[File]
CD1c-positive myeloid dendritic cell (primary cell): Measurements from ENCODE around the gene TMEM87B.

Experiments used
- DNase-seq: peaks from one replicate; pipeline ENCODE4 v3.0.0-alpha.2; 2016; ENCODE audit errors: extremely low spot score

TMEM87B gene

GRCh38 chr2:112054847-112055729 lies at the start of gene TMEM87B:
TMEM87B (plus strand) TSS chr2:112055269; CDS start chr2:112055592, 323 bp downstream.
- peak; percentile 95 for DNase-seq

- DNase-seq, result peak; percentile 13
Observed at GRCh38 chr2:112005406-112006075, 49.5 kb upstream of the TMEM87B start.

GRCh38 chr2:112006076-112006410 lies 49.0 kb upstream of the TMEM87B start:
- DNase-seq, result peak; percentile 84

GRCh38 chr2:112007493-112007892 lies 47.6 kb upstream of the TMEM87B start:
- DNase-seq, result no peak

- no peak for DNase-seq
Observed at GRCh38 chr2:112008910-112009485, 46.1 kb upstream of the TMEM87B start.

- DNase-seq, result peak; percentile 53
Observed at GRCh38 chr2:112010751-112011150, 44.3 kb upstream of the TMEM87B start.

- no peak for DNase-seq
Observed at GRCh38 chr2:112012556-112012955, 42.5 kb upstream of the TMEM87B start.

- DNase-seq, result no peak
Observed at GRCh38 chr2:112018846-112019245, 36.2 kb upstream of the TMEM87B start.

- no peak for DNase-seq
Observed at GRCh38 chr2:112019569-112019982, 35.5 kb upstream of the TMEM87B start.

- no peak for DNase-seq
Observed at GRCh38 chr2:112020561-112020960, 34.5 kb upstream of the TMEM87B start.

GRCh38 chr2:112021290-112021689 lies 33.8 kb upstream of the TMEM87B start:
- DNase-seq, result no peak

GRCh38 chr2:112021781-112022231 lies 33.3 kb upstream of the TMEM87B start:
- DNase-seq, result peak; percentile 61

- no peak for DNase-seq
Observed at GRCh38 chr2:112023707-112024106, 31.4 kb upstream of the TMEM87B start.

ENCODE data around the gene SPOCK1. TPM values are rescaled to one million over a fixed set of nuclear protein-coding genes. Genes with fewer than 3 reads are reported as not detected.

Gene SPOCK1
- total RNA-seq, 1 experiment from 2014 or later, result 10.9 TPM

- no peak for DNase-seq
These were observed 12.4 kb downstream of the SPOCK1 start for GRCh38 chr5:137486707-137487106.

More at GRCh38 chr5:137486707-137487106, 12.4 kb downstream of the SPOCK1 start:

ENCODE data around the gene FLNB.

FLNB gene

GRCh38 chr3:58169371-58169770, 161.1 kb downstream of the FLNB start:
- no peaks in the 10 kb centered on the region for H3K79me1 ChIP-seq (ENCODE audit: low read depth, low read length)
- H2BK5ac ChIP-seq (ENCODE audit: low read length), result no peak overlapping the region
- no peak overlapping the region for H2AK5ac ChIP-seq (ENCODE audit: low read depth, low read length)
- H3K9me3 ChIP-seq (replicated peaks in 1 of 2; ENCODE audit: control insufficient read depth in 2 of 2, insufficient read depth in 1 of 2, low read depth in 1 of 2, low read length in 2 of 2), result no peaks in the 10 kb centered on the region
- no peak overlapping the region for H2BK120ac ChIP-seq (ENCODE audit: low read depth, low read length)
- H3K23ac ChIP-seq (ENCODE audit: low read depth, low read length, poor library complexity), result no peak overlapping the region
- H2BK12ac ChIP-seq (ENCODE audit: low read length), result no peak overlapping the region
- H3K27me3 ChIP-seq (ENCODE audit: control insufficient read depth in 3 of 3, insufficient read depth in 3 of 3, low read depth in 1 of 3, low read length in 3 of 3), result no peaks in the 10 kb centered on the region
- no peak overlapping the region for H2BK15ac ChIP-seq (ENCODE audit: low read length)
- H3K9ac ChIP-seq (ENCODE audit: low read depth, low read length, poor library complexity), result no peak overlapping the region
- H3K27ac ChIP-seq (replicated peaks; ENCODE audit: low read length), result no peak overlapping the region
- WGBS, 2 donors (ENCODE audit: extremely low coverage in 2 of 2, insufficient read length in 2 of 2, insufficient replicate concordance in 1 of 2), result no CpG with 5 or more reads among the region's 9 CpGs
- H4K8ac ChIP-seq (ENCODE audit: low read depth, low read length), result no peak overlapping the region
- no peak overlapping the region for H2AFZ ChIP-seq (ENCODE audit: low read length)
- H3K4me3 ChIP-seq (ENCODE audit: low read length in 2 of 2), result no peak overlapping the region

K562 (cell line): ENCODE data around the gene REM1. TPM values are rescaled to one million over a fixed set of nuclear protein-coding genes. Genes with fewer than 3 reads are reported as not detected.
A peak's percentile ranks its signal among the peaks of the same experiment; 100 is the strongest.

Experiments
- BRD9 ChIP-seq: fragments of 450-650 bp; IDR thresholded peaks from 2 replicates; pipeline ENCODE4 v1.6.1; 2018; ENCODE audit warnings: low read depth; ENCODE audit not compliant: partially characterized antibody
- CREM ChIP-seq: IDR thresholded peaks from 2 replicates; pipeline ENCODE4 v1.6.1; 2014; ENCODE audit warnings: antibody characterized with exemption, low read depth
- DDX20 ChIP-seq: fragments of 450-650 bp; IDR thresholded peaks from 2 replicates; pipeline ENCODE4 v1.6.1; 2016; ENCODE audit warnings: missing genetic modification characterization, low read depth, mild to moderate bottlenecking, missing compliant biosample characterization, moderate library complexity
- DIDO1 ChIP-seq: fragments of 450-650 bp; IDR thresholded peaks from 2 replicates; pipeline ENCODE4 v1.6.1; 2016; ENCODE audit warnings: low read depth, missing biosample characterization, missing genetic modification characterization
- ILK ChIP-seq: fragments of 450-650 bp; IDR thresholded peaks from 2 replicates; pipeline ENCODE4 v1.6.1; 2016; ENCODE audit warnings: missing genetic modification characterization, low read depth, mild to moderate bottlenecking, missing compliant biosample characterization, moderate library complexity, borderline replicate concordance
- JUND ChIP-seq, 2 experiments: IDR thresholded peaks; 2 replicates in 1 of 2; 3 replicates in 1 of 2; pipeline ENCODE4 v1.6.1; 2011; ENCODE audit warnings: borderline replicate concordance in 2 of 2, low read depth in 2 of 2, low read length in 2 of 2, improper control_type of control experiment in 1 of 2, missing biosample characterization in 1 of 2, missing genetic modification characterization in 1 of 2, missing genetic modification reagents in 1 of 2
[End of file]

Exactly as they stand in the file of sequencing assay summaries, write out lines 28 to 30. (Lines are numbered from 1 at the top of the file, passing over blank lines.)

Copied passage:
GRCh38 chr2:112021781-112022231 lies 33.3 kb upstream of the TMEM87B start:
- DNase-seq, result peak; percentile 61

- no peak for DNase-seq